It took us about 50 minutes to fly by helicopter from Naryan-Mar over the tundra, already white with snow, the rivers and lakes taken prisoner by ice and the blizzard stirred up by ground wind. Oilrigs showed black here and there and nothing else around … Too sad. Soon we were on the spot going through a special checkpoint. The check is made on all the incoming people, visitors and oilmen alike. It is forbidden to bring in firearms, spirits and narcotics. Next, we were given instructions in safety technique carried out on the highest possible level – the slightest fault, any negligible infringement of safety rules would be noticed without fail. We were given convenient helmets and protective glasses to wear as an obligatory precaution at the enterprise complex managed as a compact entity with a network of railways and pipelines 65 kilometers long mounted on vertical legs 1.5 to 2 meters high - enough, in the opinion of the oil deposit explorers, for reindeer herds to migrate without hindrance all across the territory of the oil field. Besides, as we were told, there were four reindeer passages built as earth banks to cross the oil pipeline on the advice of indigenous population. Man–nature interface at the Ardalin group of oilfields has been strictly regularized. Driving any vehicle across the summertime tundra, bringing in any fishing tackle, firearms, and domestic animals, fishing and hunting are explicitly outlawed. Poaching, therefore, is ruled out completely there. It gladdened our hearts. Similarly, it made us happy that we did not see the usual hacked up tundra flooded with spilled oil, nor did we see a landscape disfigured by ugly iron. We did not even smell any oil because the whole production process – from a borehole to the end product – was set up in such a way that not a drop of oil was spilled. This is the best indicator of the high level of culture in oil industry the world over.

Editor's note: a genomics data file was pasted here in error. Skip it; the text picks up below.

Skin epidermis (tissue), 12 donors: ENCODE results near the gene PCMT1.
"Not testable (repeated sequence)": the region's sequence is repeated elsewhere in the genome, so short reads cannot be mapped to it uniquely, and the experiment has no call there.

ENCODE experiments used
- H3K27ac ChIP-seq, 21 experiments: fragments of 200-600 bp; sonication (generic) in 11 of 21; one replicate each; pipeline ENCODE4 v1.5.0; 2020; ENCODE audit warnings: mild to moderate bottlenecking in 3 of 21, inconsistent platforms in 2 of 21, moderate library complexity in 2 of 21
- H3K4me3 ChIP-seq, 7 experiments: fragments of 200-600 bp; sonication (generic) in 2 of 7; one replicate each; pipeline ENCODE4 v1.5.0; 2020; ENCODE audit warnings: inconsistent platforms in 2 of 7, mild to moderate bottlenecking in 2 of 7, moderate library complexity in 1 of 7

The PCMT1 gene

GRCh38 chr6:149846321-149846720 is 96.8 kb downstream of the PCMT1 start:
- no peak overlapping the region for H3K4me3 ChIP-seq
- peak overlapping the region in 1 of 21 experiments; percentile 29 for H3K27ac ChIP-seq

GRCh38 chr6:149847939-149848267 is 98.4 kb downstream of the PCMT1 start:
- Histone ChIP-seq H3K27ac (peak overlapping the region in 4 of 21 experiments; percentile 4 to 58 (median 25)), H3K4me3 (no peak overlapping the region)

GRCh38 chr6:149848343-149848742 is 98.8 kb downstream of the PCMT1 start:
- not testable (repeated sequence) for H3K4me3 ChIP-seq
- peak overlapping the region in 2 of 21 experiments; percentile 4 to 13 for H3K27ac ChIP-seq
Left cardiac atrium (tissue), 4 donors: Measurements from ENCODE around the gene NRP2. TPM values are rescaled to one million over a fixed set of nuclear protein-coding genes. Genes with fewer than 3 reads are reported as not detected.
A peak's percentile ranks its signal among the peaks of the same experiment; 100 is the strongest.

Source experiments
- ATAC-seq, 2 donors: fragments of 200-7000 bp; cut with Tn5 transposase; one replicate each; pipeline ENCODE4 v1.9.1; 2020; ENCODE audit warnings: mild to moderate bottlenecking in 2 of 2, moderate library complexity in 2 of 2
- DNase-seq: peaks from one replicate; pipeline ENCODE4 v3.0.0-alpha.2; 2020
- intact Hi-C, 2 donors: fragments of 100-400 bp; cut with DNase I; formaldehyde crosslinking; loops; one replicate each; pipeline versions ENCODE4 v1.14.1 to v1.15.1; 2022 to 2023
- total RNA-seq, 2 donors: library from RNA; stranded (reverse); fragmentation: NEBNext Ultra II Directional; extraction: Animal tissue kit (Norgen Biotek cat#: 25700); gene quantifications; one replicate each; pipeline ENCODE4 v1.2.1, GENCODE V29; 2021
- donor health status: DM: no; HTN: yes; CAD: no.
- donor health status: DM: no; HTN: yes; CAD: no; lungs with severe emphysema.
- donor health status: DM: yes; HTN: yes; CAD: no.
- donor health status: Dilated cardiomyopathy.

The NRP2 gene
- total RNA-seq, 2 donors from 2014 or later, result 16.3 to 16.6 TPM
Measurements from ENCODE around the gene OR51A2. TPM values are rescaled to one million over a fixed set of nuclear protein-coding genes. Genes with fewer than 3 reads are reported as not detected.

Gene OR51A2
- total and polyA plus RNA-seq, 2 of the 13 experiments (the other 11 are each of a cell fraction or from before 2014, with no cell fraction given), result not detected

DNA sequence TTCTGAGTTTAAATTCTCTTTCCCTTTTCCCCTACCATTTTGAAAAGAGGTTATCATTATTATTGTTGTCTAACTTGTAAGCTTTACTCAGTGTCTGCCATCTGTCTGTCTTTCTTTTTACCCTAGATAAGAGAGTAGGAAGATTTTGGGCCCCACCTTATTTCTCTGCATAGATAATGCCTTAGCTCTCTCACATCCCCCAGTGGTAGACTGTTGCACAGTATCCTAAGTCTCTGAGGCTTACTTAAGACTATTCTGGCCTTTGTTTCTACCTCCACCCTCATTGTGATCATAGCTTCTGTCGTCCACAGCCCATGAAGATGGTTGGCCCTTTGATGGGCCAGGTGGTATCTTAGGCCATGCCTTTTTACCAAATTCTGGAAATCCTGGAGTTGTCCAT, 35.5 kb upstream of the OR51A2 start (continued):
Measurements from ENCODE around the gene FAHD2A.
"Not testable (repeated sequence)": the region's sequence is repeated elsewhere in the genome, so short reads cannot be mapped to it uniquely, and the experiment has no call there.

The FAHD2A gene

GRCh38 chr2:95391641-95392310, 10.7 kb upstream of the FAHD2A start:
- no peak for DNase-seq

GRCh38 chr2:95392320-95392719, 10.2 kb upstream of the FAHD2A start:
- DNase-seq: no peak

A non-stop environmental monitoring, temperature and hydro-geological observations, sampling have been underway all along, accumulating and analyzing data about the quality of air, depth and soil water, tundra and permafrost soils, flora and fauna in the area of the oil field and the extracting enterprise with the help of instruments of high precision. This unique program of monitoring with no analogs as far as its volume and detailed elaboration are concerned is forming a new ideology of industrial ecology. The Company believes that it has succeeded to minimize the inevitable damage to nature applying modern technologies and well-defined labor organization. The absence of industrial consumers of natural gas produced in the process of preparing crude oil for the transfer pipe made it expedient to sort out the problem of utilizing oil gas right on site as fuel for turbo-generators to supply the oil field with electricity, warm up and increase fluidity of oil prior to pumping it into the pipeline. The remaining gas is burned in the specially constructed torch. Intensive air supply of 48 gas burners ensures full burning of gas and makes the whole process smokeless. This method differs in principle from traditional oilfield open-type torches called ‘fox tails’. The improved gas burners and the burning area are covered with a special metal casing to make the flame invisible and unattractive to flocks of birds of passage during their fall migration. The platform of the torch is set up on a pile footing of more than 10 meters high, thus having no bearing on the frozen tundra soils or the flora around.